The LANIC Etext Collection is designed to facilitate access to the hundreds of thousands of pages of full-text resources that are hosted on LANIC servers. These resources include research papers written by Latin American studies scholars; theses and dissertations; etext versions of books; conference proceedings; speeches by Latin American leaders; periodical publications; and official documents. Some of the etexts are in Spanish, others are in English. In all cases, copyright resides with the respective authors.
Primary sources can be published in books. Use themain search in Library Searchand include search terms personal narratives, sources, diaries, memoirs, papers, speeches, documents, or letters.
Personal narrativesis a term assigned by librarians and is used for first person accounts. Diaries and memoirsare terms used by writers and editors to describe their document. These are also normally in the first person. Autobiographyis often assigned to diaries and memoirs. Lettersandcorrespondenceare published correspondence and occasionally include both outgoing and incoming letters. Papersinclude correspondence, speeches and other previously unpublished items by the author. Speecheswere written to be spoken and have often been published. Sourcesis another term assigned by librarians and often includes all of the types of documents listed above as well as government records.
Putting the voices of the enslaved front and center, Gloria Garcia Rodriguez's study presents a compelling overview of African slavery in Cuba and its relationship to the plantation system that was the economic center of the New World.
Based on documents from the Laredo Archives, Life in Laredo shows the evolution and development of daily life in a town under the flags of Spain, Mexico, and the United States. Isolated on the northern frontier of New Spain and often forgotten by authorities far away, the people of Laredo became as "grand" as the river that flowed by their town and left an enduring legacy in a world of challenges and changes. Because of its documentary nature, Life in Laredo offers insights into the nitty-gritty of the comings and goings of its early citizens not to be found elsewhere.
The Pinochet File reveals a record of complicity with atrocity by the U.S. government. The documents, first declassified for the original edition of the book, formed the heart of the campaign to hold Gen. Pinochet accountable for murder, torture and terrorism.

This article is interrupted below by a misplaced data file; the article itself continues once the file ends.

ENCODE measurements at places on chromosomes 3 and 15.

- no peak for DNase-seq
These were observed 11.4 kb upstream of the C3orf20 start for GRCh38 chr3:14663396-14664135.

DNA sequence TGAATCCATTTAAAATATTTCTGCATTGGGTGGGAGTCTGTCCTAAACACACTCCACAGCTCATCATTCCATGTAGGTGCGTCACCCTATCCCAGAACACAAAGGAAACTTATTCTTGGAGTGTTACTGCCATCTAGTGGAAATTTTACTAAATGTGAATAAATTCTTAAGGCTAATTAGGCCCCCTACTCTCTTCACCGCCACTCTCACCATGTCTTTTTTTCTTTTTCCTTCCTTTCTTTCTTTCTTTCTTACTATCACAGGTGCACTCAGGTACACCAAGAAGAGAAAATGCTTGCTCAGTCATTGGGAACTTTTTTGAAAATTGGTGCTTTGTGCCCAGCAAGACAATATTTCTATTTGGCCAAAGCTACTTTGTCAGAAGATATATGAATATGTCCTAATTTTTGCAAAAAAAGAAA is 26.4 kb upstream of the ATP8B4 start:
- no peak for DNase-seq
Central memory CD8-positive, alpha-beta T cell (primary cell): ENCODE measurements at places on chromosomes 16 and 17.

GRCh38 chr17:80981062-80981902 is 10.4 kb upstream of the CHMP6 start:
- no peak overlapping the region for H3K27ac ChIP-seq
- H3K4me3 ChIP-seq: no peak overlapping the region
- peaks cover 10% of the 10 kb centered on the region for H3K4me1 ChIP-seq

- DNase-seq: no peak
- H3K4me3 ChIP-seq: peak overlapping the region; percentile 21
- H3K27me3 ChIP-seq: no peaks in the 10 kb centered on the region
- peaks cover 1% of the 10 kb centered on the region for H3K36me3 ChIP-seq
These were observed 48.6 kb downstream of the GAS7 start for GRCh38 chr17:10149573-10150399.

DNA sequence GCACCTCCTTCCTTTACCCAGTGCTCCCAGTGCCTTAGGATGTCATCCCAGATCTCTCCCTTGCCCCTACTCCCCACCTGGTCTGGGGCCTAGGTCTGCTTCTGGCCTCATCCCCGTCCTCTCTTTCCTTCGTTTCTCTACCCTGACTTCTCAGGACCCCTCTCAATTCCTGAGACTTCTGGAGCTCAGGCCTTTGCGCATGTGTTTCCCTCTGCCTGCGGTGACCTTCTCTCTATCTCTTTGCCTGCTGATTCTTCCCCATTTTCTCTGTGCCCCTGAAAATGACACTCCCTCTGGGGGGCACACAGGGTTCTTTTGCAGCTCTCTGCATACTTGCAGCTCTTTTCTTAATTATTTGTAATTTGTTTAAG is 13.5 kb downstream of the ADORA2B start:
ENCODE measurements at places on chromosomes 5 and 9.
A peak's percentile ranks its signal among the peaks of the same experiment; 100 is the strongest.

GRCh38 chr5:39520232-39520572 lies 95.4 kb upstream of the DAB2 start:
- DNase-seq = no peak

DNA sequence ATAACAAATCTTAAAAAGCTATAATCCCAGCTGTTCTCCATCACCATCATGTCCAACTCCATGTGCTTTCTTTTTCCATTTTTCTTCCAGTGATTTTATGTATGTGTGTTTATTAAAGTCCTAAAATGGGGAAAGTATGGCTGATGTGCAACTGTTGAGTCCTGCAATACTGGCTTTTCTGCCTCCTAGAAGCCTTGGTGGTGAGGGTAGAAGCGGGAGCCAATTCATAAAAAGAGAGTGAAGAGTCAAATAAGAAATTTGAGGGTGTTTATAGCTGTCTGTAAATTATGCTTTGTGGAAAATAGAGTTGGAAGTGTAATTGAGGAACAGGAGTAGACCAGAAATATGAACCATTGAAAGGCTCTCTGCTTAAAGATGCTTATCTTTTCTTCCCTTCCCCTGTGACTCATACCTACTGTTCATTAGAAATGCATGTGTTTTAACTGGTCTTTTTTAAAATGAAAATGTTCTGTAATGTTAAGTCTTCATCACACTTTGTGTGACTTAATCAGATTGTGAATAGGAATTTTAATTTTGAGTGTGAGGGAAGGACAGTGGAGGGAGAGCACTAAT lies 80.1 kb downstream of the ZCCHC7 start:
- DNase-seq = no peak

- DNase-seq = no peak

This volume is the first annotated, dual-language edition of thirty-four original documents from the Coronado expedition. Using the latest historical, archaeological, geographical, and linguistic research, historians and paleographers Richard Flint and Shirley Cushing Flint make available accurate transcriptions and modern English translations of the documents, including seven never before published and seven others never before available in English.
Miracles, signs of divine presence and intervention, have been esteemed by Christians, especially Catholic Christians, as central to religious belief. During the second half of the eighteenth century Spain's Bourbon dynasty sought to tighten its control over New World colonies, reform imperial institutions, and change the role of the church and religion in colonial life. As a result, miracles were recognized and publicized sparingly by the church hierarchy and colonial courts were increasingly reluctant to recognize the events. Despite this lack of official encouragement, stories of amazing healings, rescues, and acts of divine retribution abounded throughout Mexico.
Colonial Lives offers a rich variety of archival documents in translation which bring to life the political and economic workings of Latin American colonies during 300 years of Spanish rule, as well as the day-to-day lives of the colonies' inhabitants.
The Chile Reader makes available a rich variety of documents spanning more than five hundred years of Chilean history. Most of the selections are by Chileans; many have never before appeared in English. The history of Chile is rendered from diverse perspectives, including those of Mapuche Indians and Spanish colonists, peasants and aristocrats, feminists and military strongmen, entrepreneurs and workers, and priests and poets. Among the many selections are interviews, travel diaries, letters, diplomatic cables, cartoons, photographs, and song lyrics. Texts and images, each introduced by the editors, provide insights into the ways that Chile's unique geography has shaped its national identity, the country's unusually violent colonial history, and the stable but autocratic republic that emerged after independence from Spain.
This reader includes beautifully written introductions and a fascinating array of never-before-published primary documents. These treasures from the archives offer a new picture of colonial Saint-Domingue and the Haitian Revolution.